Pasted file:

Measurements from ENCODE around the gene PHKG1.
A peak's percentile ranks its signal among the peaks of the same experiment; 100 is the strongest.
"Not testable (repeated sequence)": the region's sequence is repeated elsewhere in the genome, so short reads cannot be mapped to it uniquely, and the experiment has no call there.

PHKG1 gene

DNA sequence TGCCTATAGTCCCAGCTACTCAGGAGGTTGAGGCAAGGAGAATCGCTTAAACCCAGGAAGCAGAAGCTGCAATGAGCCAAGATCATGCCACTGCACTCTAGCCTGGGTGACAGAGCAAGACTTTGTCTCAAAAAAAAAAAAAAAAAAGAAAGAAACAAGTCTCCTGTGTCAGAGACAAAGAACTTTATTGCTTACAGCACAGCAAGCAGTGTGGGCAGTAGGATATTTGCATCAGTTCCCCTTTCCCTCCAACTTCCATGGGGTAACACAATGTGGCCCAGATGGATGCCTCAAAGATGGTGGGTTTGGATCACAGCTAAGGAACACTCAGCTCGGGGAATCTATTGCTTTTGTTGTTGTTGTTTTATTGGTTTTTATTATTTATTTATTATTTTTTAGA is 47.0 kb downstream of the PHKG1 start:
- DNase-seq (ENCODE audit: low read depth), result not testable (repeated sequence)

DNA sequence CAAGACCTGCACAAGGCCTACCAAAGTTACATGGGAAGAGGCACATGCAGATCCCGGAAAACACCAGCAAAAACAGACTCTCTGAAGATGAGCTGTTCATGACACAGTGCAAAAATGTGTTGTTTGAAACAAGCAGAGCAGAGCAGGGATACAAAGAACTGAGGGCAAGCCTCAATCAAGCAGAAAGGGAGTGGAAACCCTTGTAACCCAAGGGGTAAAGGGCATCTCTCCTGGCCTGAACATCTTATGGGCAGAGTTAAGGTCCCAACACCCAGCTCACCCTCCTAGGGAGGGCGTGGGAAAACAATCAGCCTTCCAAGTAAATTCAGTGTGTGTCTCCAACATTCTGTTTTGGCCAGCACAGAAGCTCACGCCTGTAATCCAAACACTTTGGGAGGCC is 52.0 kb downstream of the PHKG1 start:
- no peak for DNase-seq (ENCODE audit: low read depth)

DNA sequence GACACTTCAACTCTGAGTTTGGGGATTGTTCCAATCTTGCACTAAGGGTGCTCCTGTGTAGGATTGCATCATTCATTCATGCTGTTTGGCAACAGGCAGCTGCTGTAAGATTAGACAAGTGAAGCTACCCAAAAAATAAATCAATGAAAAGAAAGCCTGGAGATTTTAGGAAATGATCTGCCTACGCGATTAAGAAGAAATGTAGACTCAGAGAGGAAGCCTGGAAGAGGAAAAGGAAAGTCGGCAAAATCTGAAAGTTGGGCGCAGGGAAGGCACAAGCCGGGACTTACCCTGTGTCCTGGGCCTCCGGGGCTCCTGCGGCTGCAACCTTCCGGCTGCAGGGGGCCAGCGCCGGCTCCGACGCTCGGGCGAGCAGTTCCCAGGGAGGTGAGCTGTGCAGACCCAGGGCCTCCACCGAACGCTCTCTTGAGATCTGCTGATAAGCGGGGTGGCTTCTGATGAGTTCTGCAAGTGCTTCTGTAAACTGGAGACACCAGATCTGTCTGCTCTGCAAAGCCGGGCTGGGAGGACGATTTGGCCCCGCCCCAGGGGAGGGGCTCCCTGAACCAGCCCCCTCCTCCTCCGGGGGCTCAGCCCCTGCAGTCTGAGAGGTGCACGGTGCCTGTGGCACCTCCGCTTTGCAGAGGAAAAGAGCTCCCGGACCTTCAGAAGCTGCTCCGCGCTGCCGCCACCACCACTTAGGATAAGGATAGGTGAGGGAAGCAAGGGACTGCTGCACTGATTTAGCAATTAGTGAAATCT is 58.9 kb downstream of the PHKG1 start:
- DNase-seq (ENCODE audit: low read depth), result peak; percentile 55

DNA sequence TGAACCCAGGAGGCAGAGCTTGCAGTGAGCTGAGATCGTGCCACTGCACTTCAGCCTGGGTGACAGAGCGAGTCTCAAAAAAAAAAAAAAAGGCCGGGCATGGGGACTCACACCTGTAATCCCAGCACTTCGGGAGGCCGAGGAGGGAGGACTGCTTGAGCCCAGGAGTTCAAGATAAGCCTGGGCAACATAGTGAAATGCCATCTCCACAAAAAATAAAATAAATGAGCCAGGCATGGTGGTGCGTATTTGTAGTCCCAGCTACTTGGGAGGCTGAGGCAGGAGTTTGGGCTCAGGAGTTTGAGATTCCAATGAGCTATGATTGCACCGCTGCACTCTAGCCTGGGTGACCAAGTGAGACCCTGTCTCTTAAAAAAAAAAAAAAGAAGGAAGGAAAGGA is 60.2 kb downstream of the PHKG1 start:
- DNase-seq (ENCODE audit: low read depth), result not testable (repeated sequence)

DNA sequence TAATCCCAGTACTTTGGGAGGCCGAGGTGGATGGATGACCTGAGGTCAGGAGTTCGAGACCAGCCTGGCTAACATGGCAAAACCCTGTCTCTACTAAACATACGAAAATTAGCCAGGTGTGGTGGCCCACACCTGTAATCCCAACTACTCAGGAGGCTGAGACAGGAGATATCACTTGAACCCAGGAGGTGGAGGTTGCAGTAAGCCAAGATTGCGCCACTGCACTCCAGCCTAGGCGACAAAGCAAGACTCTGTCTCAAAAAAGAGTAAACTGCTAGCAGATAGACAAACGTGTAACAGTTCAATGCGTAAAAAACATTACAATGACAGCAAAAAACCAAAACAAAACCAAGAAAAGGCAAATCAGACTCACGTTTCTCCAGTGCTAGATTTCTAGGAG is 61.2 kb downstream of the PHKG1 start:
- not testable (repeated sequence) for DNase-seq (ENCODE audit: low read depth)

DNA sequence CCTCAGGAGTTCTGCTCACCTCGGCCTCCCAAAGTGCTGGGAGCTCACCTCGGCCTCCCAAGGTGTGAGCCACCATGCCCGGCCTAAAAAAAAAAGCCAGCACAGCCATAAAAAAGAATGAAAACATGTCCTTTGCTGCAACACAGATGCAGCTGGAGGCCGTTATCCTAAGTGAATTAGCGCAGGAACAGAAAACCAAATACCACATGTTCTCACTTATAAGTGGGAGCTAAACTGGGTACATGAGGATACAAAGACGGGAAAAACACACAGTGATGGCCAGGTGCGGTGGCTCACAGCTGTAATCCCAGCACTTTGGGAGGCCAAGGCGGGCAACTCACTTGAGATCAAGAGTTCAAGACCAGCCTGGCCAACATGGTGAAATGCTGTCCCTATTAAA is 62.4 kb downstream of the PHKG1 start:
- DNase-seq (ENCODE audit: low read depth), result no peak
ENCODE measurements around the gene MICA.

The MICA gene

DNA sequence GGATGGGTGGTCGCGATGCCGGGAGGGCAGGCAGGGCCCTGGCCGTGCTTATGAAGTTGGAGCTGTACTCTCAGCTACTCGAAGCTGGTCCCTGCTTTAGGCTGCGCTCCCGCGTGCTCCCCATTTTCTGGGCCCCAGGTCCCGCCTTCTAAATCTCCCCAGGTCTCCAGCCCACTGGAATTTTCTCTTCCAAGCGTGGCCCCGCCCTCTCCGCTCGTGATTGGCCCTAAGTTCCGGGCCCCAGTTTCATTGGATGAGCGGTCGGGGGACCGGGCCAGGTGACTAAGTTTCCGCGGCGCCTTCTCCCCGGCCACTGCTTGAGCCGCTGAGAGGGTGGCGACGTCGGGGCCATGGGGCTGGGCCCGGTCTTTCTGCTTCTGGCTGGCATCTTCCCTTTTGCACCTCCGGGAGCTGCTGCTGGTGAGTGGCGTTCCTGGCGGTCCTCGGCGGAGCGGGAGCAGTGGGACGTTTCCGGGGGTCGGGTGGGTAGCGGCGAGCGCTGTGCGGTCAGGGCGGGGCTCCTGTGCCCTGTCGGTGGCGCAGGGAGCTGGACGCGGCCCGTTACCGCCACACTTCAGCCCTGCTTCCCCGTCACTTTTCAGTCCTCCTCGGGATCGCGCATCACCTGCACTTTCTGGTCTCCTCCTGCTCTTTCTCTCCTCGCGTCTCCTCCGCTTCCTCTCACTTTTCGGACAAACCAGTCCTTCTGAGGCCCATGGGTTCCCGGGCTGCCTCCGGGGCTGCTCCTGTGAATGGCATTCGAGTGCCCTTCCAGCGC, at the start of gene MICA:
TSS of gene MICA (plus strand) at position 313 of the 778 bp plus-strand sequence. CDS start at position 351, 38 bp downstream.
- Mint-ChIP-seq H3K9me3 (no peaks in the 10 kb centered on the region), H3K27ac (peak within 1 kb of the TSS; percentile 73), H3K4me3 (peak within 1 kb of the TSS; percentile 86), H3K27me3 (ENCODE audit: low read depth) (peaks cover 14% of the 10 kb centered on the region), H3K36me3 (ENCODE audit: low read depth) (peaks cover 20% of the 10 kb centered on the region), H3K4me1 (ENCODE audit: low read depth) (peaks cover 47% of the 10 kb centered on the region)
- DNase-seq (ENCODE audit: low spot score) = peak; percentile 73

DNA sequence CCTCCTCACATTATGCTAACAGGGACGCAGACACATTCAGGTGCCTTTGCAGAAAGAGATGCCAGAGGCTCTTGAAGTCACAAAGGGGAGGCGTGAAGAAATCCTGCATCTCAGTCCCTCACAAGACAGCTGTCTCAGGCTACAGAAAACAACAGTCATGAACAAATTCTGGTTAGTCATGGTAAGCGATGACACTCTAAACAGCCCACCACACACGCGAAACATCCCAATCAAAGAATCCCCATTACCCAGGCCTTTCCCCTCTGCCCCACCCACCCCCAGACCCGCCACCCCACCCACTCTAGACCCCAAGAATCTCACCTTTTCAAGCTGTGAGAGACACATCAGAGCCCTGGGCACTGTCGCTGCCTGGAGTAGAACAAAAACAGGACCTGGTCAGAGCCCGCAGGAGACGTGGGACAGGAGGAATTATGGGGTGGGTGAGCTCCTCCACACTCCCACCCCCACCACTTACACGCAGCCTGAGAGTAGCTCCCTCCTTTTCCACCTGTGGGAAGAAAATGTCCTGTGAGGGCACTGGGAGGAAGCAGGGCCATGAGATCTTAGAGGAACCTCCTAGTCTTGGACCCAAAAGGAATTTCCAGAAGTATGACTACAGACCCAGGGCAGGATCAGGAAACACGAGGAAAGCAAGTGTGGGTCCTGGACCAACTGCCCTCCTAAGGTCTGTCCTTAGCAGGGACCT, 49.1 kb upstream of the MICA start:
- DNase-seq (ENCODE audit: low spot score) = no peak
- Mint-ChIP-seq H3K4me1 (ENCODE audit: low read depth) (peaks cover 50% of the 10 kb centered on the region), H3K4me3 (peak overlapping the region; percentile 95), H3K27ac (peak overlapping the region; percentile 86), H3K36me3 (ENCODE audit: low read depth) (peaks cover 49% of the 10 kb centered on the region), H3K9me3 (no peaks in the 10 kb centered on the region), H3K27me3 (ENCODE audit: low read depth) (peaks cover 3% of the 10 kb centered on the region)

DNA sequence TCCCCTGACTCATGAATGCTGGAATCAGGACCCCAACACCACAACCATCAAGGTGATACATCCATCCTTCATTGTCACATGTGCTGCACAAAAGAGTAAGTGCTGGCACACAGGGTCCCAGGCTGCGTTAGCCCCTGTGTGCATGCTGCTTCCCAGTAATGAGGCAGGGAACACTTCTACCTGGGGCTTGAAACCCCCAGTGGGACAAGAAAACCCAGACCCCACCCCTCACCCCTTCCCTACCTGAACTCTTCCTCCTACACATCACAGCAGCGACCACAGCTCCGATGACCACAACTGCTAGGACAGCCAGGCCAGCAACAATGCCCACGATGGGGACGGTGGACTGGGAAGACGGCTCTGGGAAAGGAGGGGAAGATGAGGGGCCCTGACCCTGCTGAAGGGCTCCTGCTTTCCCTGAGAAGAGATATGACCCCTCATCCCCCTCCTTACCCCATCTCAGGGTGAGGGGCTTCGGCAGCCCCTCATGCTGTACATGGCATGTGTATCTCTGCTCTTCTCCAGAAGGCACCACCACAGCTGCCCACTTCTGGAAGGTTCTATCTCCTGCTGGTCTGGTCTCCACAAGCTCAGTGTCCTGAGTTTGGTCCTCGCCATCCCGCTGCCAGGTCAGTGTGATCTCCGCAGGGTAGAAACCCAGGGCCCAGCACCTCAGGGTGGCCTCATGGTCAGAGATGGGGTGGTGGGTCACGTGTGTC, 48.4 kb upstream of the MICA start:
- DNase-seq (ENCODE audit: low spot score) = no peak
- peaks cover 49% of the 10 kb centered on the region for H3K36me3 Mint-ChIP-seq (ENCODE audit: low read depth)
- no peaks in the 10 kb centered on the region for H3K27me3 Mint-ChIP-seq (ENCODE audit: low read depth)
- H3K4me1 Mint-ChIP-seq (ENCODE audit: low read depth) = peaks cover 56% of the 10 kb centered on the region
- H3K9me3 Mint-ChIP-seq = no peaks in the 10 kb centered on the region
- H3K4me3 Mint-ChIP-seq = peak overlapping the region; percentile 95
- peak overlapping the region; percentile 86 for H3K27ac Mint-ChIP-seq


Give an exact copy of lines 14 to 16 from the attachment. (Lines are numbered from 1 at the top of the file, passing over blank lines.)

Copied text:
- not testable (repeated sequence) for DNase-seq (ENCODE audit: low read depth)

DNA sequence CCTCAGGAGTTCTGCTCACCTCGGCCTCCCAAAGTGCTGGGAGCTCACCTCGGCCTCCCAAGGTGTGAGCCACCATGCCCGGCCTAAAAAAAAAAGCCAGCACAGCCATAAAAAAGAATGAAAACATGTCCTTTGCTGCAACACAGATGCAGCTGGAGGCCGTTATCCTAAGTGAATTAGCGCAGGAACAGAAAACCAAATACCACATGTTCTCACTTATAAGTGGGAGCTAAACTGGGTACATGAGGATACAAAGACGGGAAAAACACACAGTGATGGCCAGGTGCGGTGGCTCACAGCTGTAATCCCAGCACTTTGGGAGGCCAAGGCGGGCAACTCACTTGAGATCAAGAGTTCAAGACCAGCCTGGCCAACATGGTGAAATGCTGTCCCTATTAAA is 62.4 kb downstream of the PHKG1 start:
- DNase-seq (ENCODE audit: low read depth), result no peak